ShareThis Page
News

Police, community bond over bike giveaway program

| Sunday, Dec. 24, 2006, 12:00 p.m.

Alitta Williamson couldn't believe Pittsburgh police would give her children free bicycles, helmets and water bottles.

"I think it's wonderful. Human kindness is not dead, "said Williamson, 44, of the North Side, as she loaded a bike into her car Saturday.

Police each year recover hundreds of lost or stolen bicycles, in all sizes and condition, said Chief Nathan Harper. Others are donated to the police department's bike give-away program.

"There were always a lot of bikes in the evidence rooms," he said as members of the department's mountain bike division helped anxious children find a bicycle that was right for them. Bike officers suggested that the bikes be made roadworthy and returned to the community.

Police gave away almost 300 bikes yesterday in a program that they said helps foster better community relations.

"It's a joyous occasion. We like to see joyous occasions," Harper said. "We're in the business of building bridges, not walls."

The recipients of the bicycles had been predetermined based on contact with local churches.

Officers clearly enjoyed playing Santa for a day.

"It's very rewarding. It gives us great pride to help these kids out," said bike officer Matthew Lacknar.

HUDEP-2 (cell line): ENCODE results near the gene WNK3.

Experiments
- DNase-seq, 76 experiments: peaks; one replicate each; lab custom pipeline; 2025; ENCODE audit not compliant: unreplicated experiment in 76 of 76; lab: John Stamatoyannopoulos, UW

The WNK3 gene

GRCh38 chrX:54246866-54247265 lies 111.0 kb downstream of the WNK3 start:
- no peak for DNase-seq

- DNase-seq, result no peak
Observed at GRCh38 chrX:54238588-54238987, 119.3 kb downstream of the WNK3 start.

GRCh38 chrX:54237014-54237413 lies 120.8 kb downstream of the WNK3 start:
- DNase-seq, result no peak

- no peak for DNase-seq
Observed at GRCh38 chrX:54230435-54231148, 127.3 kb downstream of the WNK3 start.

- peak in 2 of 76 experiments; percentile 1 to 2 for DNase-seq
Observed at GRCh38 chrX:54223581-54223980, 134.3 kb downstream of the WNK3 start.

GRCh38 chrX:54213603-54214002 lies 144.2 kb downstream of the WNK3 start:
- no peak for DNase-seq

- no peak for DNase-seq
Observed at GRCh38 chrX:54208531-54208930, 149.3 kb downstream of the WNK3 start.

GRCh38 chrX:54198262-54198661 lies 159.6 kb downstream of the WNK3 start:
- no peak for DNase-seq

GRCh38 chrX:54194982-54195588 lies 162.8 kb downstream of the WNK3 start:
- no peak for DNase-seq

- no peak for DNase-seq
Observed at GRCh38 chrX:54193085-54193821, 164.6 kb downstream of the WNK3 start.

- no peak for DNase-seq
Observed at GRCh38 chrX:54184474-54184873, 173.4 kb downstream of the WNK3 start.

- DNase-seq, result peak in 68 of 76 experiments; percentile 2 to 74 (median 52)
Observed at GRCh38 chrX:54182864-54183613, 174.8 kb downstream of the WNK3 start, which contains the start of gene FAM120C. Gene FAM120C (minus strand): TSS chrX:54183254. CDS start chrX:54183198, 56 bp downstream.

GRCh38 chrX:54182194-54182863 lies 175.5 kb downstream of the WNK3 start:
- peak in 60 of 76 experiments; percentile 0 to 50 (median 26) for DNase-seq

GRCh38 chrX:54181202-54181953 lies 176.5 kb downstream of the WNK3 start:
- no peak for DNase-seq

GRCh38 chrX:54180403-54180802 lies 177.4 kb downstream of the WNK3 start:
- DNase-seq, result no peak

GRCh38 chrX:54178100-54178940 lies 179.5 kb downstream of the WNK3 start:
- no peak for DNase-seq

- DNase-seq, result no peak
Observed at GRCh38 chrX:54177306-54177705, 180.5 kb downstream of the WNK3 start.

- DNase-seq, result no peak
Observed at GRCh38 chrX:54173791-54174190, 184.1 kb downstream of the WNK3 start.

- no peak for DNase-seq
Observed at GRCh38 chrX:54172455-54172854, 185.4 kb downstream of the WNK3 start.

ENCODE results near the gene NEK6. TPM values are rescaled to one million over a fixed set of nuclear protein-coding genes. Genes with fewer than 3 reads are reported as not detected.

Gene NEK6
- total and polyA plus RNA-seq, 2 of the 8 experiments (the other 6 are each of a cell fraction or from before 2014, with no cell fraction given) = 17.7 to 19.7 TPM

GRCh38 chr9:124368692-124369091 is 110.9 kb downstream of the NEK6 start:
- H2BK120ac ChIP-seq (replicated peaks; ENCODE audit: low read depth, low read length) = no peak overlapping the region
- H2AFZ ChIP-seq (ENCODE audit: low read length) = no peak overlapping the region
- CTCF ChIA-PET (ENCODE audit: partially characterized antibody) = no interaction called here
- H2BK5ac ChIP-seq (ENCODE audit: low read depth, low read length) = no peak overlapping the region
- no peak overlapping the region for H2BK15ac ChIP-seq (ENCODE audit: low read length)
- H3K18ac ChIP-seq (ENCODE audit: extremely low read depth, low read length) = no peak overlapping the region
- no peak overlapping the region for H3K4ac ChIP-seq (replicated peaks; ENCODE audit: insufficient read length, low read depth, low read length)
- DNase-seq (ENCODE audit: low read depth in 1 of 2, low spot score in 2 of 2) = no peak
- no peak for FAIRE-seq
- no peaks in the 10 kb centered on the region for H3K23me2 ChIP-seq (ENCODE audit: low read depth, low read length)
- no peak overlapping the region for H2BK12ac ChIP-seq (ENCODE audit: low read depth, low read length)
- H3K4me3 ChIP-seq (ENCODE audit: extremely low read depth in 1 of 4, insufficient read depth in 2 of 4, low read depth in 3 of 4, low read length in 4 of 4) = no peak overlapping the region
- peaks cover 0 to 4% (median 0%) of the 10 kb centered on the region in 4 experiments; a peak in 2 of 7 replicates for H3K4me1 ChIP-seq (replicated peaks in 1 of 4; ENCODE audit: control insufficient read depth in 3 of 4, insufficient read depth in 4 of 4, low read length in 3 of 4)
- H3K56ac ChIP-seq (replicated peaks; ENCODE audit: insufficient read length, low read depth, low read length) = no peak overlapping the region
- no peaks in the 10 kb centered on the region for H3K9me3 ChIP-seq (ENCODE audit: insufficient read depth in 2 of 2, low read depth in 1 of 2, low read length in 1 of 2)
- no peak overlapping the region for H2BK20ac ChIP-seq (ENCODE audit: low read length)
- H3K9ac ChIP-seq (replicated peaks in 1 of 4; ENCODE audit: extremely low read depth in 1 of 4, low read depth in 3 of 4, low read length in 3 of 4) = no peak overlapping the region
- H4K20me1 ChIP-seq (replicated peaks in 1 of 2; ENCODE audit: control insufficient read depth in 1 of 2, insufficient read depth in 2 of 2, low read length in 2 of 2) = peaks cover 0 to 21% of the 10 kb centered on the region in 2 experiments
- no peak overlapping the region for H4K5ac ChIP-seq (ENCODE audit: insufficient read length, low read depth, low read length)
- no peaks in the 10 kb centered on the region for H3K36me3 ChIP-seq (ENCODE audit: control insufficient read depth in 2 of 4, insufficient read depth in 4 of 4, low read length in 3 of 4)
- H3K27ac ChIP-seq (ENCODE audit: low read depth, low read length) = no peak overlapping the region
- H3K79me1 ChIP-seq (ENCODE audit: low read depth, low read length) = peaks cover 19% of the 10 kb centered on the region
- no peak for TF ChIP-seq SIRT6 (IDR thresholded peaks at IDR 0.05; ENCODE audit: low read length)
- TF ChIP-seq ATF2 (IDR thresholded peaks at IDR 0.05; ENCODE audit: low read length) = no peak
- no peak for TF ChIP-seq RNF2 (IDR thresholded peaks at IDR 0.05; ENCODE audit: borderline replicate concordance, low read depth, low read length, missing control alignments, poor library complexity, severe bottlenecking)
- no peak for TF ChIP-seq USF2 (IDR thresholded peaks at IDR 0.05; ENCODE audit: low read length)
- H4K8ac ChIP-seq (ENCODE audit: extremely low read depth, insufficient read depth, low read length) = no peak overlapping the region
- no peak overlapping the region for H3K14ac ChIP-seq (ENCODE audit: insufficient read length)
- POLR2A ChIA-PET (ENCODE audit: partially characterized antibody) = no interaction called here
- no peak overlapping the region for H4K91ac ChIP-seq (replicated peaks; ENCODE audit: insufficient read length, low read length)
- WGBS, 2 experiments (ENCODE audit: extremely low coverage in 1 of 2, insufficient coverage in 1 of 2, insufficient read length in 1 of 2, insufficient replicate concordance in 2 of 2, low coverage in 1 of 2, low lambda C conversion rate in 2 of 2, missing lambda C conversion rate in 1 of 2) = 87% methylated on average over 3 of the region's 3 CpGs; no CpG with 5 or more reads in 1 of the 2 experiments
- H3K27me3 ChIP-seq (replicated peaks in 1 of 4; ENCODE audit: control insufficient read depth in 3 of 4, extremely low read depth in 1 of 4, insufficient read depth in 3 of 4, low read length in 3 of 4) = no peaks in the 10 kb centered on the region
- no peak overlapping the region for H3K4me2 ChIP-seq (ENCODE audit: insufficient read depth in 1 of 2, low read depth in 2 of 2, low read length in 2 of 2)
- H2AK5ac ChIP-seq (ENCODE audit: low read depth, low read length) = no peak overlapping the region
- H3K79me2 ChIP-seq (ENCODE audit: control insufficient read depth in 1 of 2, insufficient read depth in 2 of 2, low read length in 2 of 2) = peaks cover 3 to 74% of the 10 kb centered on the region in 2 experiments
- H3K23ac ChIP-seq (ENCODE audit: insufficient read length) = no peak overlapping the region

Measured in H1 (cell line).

The program is a collaboration between the police department and the business community, Harper said.

The bicycles were repaired by Jerry Kraynick, who owns a bicycle shop in Garfield. The Allegheny County Health Department's Traffic Safety Division donated helmets that were handed out to each child who received a bike.

Water bottles were donated by REI, and Hinkel-Hofmann donated storage space for the bicycles. Giant Eagle donated cookies for the event.

TribLIVE commenting policy

You are solely responsible for your comments and by using TribLive.com you agree to our Terms of Service.

We moderate comments. Our goal is to provide substantive commentary for a general readership. By screening submissions, we provide a space where readers can share intelligent and informed commentary that enhances the quality of our news and information.

While most comments will be posted if they are on-topic and not abusive, moderating decisions are subjective. We will make them as carefully and consistently as we can. Because of the volume of reader comments, we cannot review individual moderation decisions with readers.

We value thoughtful comments representing a range of views that make their point quickly and politely. We make an effort to protect discussions from repeated comments either by the same reader or different readers

We follow the same standards for taste as the daily newspaper. A few things we won't tolerate: personal attacks, obscenity, vulgarity, profanity (including expletives and letters followed by dashes), commercial promotion, impersonations, incoherence, proselytizing and SHOUTING. Don't include URLs to Web sites.

We do not edit comments. They are either approved or deleted. We reserve the right to edit a comment that is quoted or excerpted in an article. In this case, we may fix spelling and punctuation.

We welcome strong opinions and criticism of our work, but we don't want comments to become bogged down with discussions of our policies and we will moderate accordingly.

We appreciate it when readers and people quoted in articles or blog posts point out errors of fact or emphasis and will investigate all assertions. But these suggestions should be sent via e-mail. To avoid distracting other readers, we won't publish comments that suggest a correction. Instead, corrections will be made in a blog post or in an article.

click me